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Dramatic Escalation of Violence against Myanmar Protesters; More African Nations begin Vaccinations Thanks to COVAX; Pope Francis to Meet Iraq's Minority Christians; ICC to Probe Alleged War Crimes in Palestinian Territories; ICC to Probe Alleged War Crimes in Palestinian Territories; Outrage Over Killing of Three Female Journalists in Afghanistan; Buckingham Palace to Investigate Claims Meghan Bullied Staff; Broadway Performers Take the Stage in Australia; Is There a Bias Against the Johnson & Johnson Vaccine?; Gov. Cuomo Apologizes, Rejects Calls to Resign. Aired 12-12:45a ET

Aired March 4, 2021 - 00:00   ET




JOHN VAUSE, CNN ANCHOR (voice-over): Hello and welcome to our viewers in the United States and around the world. I'm John Vause.

Coming up on CNN NEWSROOM, massacre in Myanmar. The deadliest day of protests since last month's military coup, dozens killed when security forces opened fire with live ammunition.

The International Criminal Court opens a formal war crimes investigation into both Israel and the Palestinians under scrutiny.

And Buckingham Palace investigating allegations from a former royal aide that the Duchess of Sussex, Meghan Markle, bullied members of the staff.


VAUSE: A defiant demand to restore democracy in Myanmar has been met with a dramatic escalation in violence by security forces.


VAUSE (voice-over): The U.N. says nearly 40 people were killed on Wednesday, including four children, according to one aid agency. Police and soldiers opened fire with live rounds and with little warning. One activist called it a massacre. A warning, these next images are difficult to. Watch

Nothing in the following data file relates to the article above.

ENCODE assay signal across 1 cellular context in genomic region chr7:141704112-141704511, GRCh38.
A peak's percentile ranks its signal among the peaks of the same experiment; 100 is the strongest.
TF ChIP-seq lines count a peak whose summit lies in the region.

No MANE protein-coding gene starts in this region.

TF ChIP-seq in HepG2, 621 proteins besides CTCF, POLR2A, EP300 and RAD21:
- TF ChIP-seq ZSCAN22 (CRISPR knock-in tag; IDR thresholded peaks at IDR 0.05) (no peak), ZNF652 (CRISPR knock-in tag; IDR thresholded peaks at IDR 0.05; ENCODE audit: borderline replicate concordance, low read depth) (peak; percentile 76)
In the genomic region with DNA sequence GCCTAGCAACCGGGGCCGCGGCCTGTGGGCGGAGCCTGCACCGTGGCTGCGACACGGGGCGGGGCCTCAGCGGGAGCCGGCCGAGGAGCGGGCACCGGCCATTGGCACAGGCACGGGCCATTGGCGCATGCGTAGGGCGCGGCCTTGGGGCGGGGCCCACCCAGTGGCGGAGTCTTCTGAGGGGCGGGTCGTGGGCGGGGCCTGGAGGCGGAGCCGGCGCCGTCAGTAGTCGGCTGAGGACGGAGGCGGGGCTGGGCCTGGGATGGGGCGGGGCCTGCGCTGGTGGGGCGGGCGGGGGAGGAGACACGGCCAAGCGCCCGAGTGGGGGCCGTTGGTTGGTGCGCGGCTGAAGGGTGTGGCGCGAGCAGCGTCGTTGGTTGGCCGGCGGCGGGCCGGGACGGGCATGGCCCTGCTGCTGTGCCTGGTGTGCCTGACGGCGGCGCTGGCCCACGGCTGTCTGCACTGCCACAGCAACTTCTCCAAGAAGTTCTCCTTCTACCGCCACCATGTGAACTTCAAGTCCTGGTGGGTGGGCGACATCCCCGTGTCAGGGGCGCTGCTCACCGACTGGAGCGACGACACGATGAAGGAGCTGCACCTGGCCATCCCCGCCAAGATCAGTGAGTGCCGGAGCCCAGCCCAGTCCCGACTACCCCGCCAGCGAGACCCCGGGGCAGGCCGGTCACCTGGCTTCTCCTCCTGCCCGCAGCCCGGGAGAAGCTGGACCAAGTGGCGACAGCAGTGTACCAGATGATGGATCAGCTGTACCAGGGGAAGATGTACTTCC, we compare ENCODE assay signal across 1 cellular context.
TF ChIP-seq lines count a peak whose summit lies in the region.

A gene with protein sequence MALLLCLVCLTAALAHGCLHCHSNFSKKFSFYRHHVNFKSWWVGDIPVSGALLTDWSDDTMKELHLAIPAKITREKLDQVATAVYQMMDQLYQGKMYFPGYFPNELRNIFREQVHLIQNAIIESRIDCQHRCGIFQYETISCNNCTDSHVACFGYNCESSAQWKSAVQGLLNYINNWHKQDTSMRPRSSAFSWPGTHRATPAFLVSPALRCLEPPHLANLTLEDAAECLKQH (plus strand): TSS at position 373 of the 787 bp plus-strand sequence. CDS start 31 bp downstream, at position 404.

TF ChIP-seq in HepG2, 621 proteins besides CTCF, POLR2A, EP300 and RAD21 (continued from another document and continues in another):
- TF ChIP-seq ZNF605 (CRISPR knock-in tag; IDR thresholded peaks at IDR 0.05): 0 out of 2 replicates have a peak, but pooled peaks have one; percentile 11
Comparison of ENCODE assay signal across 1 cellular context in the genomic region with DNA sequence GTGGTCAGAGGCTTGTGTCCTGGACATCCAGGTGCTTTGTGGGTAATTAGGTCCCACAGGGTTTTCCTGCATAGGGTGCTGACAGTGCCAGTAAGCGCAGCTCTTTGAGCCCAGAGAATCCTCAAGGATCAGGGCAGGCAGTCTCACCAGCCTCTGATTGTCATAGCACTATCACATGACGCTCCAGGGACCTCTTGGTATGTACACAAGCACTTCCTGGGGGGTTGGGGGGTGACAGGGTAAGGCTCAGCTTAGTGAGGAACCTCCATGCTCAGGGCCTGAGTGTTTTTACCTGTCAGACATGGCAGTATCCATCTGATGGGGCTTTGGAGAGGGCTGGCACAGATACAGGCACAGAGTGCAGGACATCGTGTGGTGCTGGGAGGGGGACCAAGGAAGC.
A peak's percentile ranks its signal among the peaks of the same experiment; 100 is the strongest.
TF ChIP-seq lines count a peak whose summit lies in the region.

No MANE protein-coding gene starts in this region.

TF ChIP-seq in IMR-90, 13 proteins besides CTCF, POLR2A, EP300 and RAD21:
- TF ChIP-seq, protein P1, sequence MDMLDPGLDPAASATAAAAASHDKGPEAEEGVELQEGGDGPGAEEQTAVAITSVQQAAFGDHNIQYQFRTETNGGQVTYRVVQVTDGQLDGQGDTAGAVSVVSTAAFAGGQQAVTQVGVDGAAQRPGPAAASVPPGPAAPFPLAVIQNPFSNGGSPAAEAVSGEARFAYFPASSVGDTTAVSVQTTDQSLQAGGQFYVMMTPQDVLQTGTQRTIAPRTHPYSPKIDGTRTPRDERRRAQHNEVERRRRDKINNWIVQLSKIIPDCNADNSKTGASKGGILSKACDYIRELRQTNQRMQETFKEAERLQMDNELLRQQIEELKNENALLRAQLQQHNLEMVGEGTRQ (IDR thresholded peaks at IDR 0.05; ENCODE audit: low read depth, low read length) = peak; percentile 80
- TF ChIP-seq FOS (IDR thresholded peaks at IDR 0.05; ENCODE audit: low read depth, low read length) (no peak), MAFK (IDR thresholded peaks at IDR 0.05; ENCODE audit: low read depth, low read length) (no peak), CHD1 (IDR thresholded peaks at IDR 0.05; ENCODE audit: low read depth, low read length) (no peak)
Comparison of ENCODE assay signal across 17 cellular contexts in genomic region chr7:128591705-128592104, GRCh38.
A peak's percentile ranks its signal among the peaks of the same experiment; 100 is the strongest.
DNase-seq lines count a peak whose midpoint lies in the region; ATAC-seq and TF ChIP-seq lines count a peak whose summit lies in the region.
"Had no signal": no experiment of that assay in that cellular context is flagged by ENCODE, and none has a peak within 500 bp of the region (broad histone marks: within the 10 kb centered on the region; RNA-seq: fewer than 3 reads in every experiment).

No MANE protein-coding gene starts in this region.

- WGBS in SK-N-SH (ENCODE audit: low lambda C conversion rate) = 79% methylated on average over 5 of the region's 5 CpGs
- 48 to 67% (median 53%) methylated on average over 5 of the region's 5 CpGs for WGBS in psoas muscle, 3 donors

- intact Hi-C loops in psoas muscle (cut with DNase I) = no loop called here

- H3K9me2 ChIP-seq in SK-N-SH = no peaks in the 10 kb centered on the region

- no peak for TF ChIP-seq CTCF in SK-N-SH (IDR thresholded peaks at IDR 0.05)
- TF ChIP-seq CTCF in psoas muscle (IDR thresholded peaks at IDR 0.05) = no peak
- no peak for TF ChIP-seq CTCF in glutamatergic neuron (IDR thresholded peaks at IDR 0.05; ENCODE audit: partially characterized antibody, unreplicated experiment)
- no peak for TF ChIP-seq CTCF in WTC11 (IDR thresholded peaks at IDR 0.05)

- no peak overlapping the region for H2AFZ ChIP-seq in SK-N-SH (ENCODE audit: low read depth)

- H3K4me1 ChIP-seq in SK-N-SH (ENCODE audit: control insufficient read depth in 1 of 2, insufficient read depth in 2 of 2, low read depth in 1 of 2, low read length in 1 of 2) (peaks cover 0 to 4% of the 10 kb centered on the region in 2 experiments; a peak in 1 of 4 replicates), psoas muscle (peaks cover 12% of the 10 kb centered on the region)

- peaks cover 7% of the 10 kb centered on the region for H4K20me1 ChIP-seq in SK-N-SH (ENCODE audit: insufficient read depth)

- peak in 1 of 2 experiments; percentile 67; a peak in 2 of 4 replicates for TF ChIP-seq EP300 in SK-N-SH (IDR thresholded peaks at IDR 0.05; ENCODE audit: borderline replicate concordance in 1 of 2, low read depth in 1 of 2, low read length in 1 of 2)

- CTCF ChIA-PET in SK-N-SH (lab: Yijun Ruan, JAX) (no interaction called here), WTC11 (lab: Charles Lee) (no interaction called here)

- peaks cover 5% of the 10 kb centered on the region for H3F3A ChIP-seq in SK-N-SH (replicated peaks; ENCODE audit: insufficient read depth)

Security forces were caught on video, ordering 3 charity workers out of an ambulance and then beating them with their guns and batons.

CHRISTINE SCHRANER BURGENER, U.N. SPECIAL ENVOY ON MYANMAR: Today, it was the bloodiest day since the coup happened on the 1st of February. We had today, only today, 38 people died. We have now more than over 50 people who died since the coup began. And many are wounded.


VAUSE: For the very latest now, Paula Hancocks following developments for us in Myanmar.

So we know about the situation right now?

Is it being contained in certain cities or just spreading across the country?

PAULA HANCOCKS, CNN CORRESPONDENT: Effectively it is across the country. We're not seeing the protesters and the classes or the violence used by the military and police, in just the rural areas or just the cities. It is across the whole country.

We are seeing an increase in the level of force used by security forces, there are a number of livestreams throughout the day, videos being posted on social media, showing those who have been injured or killed, many of them far too graphic to be able to be able to be shown on air.

It shows the level of violence on the streets of Myanmar is unfortunately increasing. The United Nations is saying they believe 38 were killed on Wednesday, the deadliest day so far since the coup took place on February 1st. They have a total of 50 being killed.

When you speak to activists on the ground, they fear that the number is far higher than that. That is just the number that the U.N. has been able to confirm.

Despite this level of force being used increasing, we are still seeing thousands of protesters insisting they want to continue to protest. Many of those that I've spoken to say they see this as the final battle. They feel if they lose this particular battle against what they call the military dictatorship, then that would be worse than being injured or worse at a protest but having to live through another military dictatorship, John.

VAUSE: What about the party of Aung San Suu Kyi?

What about her herself, are they playing any role?

Can they negotiate with the military leaders at this point?

Is that even possible?

HANCOCKS: All we know for example on Aung San Suu Kyi is she has had court appearances, both by video conference, on both occasions she had extra charges leveled against her. A similar thing for the president, the ousted president of the country as well.

They're unable to get messages out to protesters at this point. But you would assume that they are talking to the military leadership. But of course, it is a legal process at this point, a legal process that the military leadership has changed the rules of, on a number of occasions.